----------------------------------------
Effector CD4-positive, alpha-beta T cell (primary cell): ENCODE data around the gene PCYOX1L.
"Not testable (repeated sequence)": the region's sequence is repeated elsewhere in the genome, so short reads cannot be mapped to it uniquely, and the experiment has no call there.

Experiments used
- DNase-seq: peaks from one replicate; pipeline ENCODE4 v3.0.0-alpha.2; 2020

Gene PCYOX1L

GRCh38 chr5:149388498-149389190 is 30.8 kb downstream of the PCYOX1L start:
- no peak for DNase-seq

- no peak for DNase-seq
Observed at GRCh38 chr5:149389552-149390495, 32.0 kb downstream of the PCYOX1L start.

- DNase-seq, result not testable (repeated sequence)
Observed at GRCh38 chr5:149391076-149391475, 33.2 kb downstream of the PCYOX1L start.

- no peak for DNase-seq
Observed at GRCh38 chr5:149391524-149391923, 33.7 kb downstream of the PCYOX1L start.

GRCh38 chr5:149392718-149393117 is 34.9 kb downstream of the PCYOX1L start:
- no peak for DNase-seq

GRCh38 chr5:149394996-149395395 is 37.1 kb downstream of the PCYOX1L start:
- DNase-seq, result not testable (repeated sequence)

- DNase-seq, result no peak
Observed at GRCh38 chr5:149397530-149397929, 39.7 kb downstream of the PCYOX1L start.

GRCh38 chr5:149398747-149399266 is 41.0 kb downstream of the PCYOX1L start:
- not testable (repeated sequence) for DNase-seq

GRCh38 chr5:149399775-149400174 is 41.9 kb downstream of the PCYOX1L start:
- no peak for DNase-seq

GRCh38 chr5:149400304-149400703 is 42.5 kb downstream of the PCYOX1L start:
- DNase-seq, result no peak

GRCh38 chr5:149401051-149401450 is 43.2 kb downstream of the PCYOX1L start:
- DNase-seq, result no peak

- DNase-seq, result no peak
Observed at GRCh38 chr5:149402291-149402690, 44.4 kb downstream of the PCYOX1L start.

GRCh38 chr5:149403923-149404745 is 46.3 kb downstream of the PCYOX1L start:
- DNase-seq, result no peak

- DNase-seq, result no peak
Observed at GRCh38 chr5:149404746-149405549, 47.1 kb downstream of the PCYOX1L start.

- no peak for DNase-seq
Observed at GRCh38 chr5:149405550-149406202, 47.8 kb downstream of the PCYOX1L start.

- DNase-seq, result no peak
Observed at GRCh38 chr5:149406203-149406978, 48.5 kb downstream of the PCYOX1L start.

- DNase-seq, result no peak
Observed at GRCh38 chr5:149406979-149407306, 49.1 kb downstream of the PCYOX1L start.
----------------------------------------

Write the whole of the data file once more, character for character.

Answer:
Effector CD4-positive, alpha-beta T cell (primary cell): ENCODE data around the gene PCYOX1L.
"Not testable (repeated sequence)": the region's sequence is repeated elsewhere in the genome, so short reads cannot be mapped to it uniquely, and the experiment has no call there.

Experiments used
- DNase-seq: peaks from one replicate; pipeline ENCODE4 v3.0.0-alpha.2; 2020

Gene PCYOX1L

GRCh38 chr5:149388498-149389190 is 30.8 kb downstream of the PCYOX1L start:
- no peak for DNase-seq

- no peak for DNase-seq
Observed at GRCh38 chr5:149389552-149390495, 32.0 kb downstream of the PCYOX1L start.

- DNase-seq, result not testable (repeated sequence)
Observed at GRCh38 chr5:149391076-149391475, 33.2 kb downstream of the PCYOX1L start.

- no peak for DNase-seq
Observed at GRCh38 chr5:149391524-149391923, 33.7 kb downstream of the PCYOX1L start.

GRCh38 chr5:149392718-149393117 is 34.9 kb downstream of the PCYOX1L start:
- no peak for DNase-seq

GRCh38 chr5:149394996-149395395 is 37.1 kb downstream of the PCYOX1L start:
- DNase-seq, result not testable (repeated sequence)

- DNase-seq, result no peak
Observed at GRCh38 chr5:149397530-149397929, 39.7 kb downstream of the PCYOX1L start.

GRCh38 chr5:149398747-149399266 is 41.0 kb downstream of the PCYOX1L start:
- not testable (repeated sequence) for DNase-seq

GRCh38 chr5:149399775-149400174 is 41.9 kb downstream of the PCYOX1L start:
- no peak for DNase-seq

GRCh38 chr5:149400304-149400703 is 42.5 kb downstream of the PCYOX1L start:
- DNase-seq, result no peak

GRCh38 chr5:149401051-149401450 is 43.2 kb downstream of the PCYOX1L start:
- DNase-seq, result no peak

- DNase-seq, result no peak
Observed at GRCh38 chr5:149402291-149402690, 44.4 kb downstream of the PCYOX1L start.

GRCh38 chr5:149403923-149404745 is 46.3 kb downstream of the PCYOX1L start:
- DNase-seq, result no peak

- DNase-seq, result no peak
Observed at GRCh38 chr5:149404746-149405549, 47.1 kb downstream of the PCYOX1L start.

- no peak for DNase-seq
Observed at GRCh38 chr5:149405550-149406202, 47.8 kb downstream of the PCYOX1L start.

- DNase-seq, result no peak
Observed at GRCh38 chr5:149406203-149406978, 48.5 kb downstream of the PCYOX1L start.

- DNase-seq, result no peak
Observed at GRCh38 chr5:149406979-149407306, 49.1 kb downstream of the PCYOX1L start.